# What does a 5 look like?

# How long will it take?

My team, like most agile teams, estimate story size, relatively, using the Fibonacci series, but we didn't know what a 5 looked like. We also had the notion that 5 points was about a days worth work, but is that still valid? (To put this into context: We're effectively a new team - the team has changed considerably over the last six months.)

We decided that we should identify a few sample stories which we could refer to when sizing any new work and work out how long it takes to do a 5 point story, but at the same time we each had the same thought: *Estimating is difficult and, notoriously, unreliable so why do we do it?*

## Why do we estimate?

The most obvious reasons why we estimate are:

- Measure performance (velocity) -
*We did another 10 points this week. Did we get faster or were our estimates off?* - Planning - we try to work out when something will be completed -
*If a 5 person team can do 25 points a week, I should have this 5 point story in a week, right?* - Prioritisation -
*I could have a single 5 point story or a 2 and a 3 point story, thats better value, right?*

## Is there a problem using estimates in that way?

Those things are fine, but a reliable velocity is built over many iterations with a consistent story quality and mature team. But teams can change, the quality of stories varies, we're asked to estimate things we have little or no experience of, and we wrongly think: *I built a logon page for another product using a completely different stack, so that'll be the same.* Points are not transferable.

Despite that, we'll try and plan (because an estimate is a promise - I kid of course), prioritise lots of smaller stories and pat ourselves on the back when the velocity goes up.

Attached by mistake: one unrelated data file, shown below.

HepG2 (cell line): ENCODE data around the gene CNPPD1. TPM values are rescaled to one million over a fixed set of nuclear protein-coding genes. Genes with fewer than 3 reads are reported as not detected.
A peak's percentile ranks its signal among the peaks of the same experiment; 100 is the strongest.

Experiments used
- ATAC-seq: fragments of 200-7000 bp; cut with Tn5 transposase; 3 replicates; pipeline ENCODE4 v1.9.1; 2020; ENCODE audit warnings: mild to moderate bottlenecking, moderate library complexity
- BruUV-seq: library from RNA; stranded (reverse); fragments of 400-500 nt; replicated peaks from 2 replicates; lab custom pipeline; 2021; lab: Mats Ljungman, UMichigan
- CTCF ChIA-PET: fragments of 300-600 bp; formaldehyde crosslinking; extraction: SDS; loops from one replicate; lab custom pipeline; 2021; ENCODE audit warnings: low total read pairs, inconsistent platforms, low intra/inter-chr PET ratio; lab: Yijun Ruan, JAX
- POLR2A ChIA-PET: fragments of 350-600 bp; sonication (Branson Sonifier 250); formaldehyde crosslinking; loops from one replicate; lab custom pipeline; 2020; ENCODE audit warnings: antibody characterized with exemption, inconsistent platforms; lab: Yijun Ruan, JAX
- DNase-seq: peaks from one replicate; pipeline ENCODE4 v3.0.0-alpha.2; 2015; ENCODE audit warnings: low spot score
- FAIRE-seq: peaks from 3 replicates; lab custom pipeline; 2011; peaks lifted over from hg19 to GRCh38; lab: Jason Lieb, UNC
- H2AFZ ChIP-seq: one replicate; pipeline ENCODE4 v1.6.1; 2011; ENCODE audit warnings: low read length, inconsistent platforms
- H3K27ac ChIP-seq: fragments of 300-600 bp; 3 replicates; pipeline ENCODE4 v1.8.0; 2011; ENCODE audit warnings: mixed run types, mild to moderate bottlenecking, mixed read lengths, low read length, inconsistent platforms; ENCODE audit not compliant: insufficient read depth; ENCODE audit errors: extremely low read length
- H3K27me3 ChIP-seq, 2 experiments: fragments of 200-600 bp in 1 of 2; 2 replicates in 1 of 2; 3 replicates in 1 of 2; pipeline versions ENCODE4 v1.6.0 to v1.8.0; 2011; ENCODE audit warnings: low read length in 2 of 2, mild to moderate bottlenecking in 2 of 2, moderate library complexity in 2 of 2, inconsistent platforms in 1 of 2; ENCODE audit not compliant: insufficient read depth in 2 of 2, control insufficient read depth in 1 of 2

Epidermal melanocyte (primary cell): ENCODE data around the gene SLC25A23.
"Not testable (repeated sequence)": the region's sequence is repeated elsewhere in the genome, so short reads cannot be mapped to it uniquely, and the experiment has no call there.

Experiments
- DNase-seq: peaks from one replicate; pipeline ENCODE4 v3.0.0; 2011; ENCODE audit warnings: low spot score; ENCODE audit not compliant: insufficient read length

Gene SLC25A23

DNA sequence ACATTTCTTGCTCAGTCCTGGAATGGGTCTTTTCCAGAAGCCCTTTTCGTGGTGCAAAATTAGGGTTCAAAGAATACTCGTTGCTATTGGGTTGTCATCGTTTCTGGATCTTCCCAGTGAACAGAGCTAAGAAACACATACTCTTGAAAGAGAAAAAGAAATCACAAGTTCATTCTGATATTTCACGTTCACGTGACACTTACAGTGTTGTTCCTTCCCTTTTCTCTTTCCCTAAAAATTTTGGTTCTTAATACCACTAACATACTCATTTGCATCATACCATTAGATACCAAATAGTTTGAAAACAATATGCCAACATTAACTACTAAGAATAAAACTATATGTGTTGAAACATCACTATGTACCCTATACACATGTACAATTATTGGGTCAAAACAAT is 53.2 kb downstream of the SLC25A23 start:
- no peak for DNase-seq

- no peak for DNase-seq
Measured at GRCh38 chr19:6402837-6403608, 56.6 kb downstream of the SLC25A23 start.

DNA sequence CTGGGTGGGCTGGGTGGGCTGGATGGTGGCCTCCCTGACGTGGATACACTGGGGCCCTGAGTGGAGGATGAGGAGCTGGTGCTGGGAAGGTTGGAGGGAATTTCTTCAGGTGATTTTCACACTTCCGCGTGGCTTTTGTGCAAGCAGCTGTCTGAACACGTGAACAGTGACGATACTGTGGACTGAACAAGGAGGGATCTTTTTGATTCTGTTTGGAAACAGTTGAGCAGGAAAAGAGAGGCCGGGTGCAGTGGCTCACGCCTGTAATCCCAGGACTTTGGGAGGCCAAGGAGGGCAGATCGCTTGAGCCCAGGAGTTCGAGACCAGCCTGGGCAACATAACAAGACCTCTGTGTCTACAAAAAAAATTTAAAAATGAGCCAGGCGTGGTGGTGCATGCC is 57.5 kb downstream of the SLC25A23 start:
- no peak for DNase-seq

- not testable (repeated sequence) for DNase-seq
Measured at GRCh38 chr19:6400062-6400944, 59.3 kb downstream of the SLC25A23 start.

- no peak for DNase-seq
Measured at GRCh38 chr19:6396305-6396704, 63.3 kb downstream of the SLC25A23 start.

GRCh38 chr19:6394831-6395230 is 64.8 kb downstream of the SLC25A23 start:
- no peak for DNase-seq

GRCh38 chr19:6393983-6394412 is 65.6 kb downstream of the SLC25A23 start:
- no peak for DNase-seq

## Next steps

So back to the point. I had collected three months of stories that had been completed, but which stories should I use as my reference stories and how do I work out how long a story should take?

I decided to plot the cycle time taken for each story against story point. I expected to see a nice grouping of cycle times for each point that increases as the estimate does which meaning I could use any story as my reference and at worse I would find out that 5 points isn't a days worth of work any more.

Well I got this:

## No correlation

The chart above would suggest that there is no correlation between cycle time and the estimate given to a story. There is a lot of variation at each sizing and some data points that look like they might be outliers.

Also, those stories that have 0 for an estimate - we didn't do work for free, we just didn't assign an estimate to them. Whos to say what we would've estimated those as if we had, so I'll remove those. I'll remove too the story points that only have a single data point, 0.5 and 8 points.

With the chart tidied up I can use BoxPlotR to produce a box plot:

1 point | 2 points | 3 points | 5 points | |
---|---|---|---|---|

Upper whisker | 6.01 | 5.10 | 4.91 | 5.88 |

3rd quartile | 3.07 | 2.52 | 4.37 | 3.98 |

Median | 0.08 | 1.06 | 1.44 | 2.02 |

1st quartile | 0.04 | 0.22 | 0.84 | 0.88 |

Lower whisker | 0.01 | 0.01 | 0.01 | 0.08 |

Nr. of data points | 11.00 | 35.00 | 16.00 | 17.00 |

Centre lines show the medians; box limits indicate the 25th and 75th percentiles as determined by R software; whiskers extend 1.5 times the interquartile range from the 25th and 75th percentiles, suspected outliers lie outside of the whiskers; data points are plotted as open circles.

The box length for each point is similar, suggesting similar amount of variation in the data. The data for 1 and 3 points, seem to be skewed to the right, based on the distance of the median from the lower quartile. The skew for 3 points is quite slight as the length of the whiskers is very similar.

The median cycle time does seem to trend upwards as the story point increases, but I don't have much confidence in it.